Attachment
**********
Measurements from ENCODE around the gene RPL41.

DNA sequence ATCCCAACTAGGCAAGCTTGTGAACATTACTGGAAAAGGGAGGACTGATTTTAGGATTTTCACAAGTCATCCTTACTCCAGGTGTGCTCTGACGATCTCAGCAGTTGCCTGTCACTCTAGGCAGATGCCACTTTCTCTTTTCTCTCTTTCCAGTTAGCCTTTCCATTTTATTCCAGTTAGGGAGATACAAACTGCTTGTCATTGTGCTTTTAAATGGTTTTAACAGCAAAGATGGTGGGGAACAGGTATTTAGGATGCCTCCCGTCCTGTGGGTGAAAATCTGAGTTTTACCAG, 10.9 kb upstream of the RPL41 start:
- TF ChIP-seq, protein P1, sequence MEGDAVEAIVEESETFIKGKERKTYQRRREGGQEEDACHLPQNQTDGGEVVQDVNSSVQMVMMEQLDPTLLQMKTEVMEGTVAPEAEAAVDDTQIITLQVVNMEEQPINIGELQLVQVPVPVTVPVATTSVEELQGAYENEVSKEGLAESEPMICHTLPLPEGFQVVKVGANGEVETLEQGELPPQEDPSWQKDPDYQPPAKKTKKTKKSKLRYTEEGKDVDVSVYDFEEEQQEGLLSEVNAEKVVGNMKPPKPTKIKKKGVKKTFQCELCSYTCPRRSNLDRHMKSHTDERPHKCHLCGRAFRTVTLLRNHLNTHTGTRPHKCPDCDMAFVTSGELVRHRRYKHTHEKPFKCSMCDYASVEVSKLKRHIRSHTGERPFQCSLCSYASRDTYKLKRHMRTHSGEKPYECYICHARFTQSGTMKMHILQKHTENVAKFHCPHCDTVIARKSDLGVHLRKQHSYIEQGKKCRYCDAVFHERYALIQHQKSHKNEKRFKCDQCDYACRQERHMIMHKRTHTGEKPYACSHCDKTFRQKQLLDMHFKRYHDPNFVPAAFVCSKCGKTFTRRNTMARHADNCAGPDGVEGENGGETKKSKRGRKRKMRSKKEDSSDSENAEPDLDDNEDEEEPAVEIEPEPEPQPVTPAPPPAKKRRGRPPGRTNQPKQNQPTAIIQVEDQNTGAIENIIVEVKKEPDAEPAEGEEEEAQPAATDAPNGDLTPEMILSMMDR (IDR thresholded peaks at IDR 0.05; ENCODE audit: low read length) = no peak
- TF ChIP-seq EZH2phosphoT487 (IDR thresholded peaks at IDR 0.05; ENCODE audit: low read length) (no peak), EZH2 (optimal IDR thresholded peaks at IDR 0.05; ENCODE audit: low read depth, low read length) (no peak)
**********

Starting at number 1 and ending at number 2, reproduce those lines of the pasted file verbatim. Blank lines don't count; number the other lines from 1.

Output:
Measurements from ENCODE around the gene RPL41.

DNA sequence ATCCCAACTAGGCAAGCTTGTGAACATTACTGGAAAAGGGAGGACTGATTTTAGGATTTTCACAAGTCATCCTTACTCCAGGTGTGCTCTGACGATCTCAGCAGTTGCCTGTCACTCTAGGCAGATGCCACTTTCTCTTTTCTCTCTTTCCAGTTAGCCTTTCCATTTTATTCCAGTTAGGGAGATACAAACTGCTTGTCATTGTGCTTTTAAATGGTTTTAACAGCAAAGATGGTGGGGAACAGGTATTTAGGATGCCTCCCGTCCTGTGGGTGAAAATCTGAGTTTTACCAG, 10.9 kb upstream of the RPL41 start: